This Commentary was originally published as an op-ed in The National May 31, 2010.

‘What does the US want from Iraq?” This was the question of a university educator during a large gathering of Iraqi politicians, students, journalists and activists we met during a 10-day trip to Baghdad and Kurdistan sponsored by Washington’s Stimson Center earlier this month.

The answer, whatever it might be, is a major preoccupation among Iraqis, almost as much as forming a new government. We found Arabs and Kurds alike who were deeply worried about Iran and, to a lesser extent, Saudi Arabia filling a power vacuum and controlling the fate of the country after the US leaves.

Iraqis begged for the US to remain heavily involved in the country’s security, and interfere more – not less – in decision-making when Iraqis reach an impasse. Iraqis fear that the US has no long-term strategy for future relations between the two countries, and, if it does, that it has no idea of how to achieve it.

These views stand in contrast to those American officials in Baghdad who noted that the US seeks a “normal” relationship with Iraq, based on the assumption that the US will leave behind “an Iraq that provides no safe haven to terrorists; a democratic Iraq that is sovereign, stable and self-reliant”, as the US president Barack Obama noted in his graduation address at the United States Military Academy on May 22.

For their part, American military officials stressed that the US views the withdrawal of most of its combat troops in August – and the final withdrawal in 2011 – as merely a “transition” from one form of American involvement to another.

Indeed, the US has detailed plans to continue the build-up of the Iraqi Security Forces, including training and the delivery of weapons systems such as F16 jets and coastal defense assets. There are also robust police training missions provided by NATO and the US that should continue to improve Iraqis’ daily lives.

Ultimately, the US envisions incorporating Iraq into a regional security framework. Even so, many Iraqis fear a drastic decrease of US involvement in the next 19 months. The US embassy and the White House have taken a largely hands-off attitude amid the bargaining between parties and politicians to form the next government.

Washington’s focus on withdrawal, and the administration’s perceived lack of high-level political attention on Iraq, save an occasional phone call or visit from the vice president, have provoked anxiety.

American efforts to remain engaged by working through civil society have fared no better. Iraqis with whom we interacted expressed suspicion about the poor choices of partners and worried about corruption among those who receive foreign funding.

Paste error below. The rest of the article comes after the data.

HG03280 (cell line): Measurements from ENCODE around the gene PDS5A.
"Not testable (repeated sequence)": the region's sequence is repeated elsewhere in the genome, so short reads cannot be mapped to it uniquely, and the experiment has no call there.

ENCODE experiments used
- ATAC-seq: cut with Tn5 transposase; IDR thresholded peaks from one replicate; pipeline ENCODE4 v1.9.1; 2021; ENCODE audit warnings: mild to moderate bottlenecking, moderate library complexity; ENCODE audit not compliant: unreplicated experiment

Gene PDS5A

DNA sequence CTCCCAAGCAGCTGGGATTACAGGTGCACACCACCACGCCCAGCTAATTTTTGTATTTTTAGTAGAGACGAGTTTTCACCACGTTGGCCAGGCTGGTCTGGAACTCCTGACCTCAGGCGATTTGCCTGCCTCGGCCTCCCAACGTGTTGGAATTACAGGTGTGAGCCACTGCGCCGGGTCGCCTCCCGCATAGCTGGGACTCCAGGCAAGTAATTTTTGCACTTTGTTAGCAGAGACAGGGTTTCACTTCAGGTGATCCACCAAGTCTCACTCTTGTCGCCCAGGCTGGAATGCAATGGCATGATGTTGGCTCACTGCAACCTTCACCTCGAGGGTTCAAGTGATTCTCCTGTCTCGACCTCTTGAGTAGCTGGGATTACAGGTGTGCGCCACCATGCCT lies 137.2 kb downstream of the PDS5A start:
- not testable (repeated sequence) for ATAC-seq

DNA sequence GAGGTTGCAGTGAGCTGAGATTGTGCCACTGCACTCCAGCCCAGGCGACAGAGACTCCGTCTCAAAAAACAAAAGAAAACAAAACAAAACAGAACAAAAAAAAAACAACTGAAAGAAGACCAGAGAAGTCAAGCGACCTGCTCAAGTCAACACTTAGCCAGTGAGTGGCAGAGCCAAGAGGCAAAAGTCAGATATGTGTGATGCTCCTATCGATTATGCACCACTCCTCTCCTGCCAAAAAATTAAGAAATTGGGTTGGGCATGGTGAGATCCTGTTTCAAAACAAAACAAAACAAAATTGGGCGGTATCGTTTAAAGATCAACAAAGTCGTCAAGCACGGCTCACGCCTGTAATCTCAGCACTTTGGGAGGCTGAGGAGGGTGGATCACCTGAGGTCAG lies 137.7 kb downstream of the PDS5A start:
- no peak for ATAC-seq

Still, Iraqis seem not to have clarified their own idea of what they want. There seemed to be an unspoken desire to have an open-ended trusteeship under the US, however politically impractical that might be. A loss of confidence in the US tends to reinforce more self-defeating strategies among Iraqis, including reliance on ethnic and religious solidarity and avoiding compromise in the interest of communitarian self protection.

It is certainly true that many issues affecting Iraq’s future and its relationship with the US remain unresolved. Iraq’s next government must still be formed. Its policies could be determined by pragmatists such as Iyad Allawi or Nouri al Maliki or those who are not, such as the radical cleric Muqtada al Sadr, a long-term resident of Iran. Iraq has yet to lift its gaze from its own internal politics to focus on the role it wants and needs to play in the region. Its foreign policy, in short, has not been determined.

But Washington still must act. It is incumbent on the US to decide how it sees the future of the relationship and how it might leverage it to serve the interests of stability in the Gulf. US officials told us that they are reticent to discuss future security relations with Iraq without a specific request from Iraq’s government.

Thus, important subjects such as a follow-on agreement to provide the framework for an American military presence after 2011, which both Iraqis and the US agree is necessary, have not been dealt with in any detail. The planned build-up of a US civilian presence to take over some of the security roles and expand new areas of co-operation will prove hard to implement, and cannot replace the visible and reassuring presence of US forces.

Despite the enormous strides the Iraqi Security Forces have made, they are viewed in some quarters as sectarian or political agents, and their very obvious presence on the streets of Baghdad has a limited effect on the population’s sense of security.

The US must move quickly to assure Iraqis of a long-term commitment to their success. It might start by quietly evaluating the goals and requirements of a US security presence beyond 2011, and how to broach this with a new government in Baghdad.

Time is of the essence, as military planning timelines are already winding down and cannot easily be reset. US action on this front is not just a key to stability in the region but would also demonstrate that it has learnt the lessons of the past in Afghanistan, where hasty drawdowns required the US to return to fight again in worse conditions and without the full trust of their hosts.

Will the United States do it right in Iraq? A former Iraqi government minister has his doubts. He told us: “America has a taxicab policy. I’ll jump in, you take me to my destination, and then we’ll say goodbye.”

The question for the US is whether that metaphor will prove to be the strategy, and perhaps the epitaph, for the US experience in Iraq.

Assertions and opinions in this Commentary are solely those of the above-mentioned author(s) and do not necessarily reflect the views of the Middle East Institute, which expressly does not take positions on Middle East policy.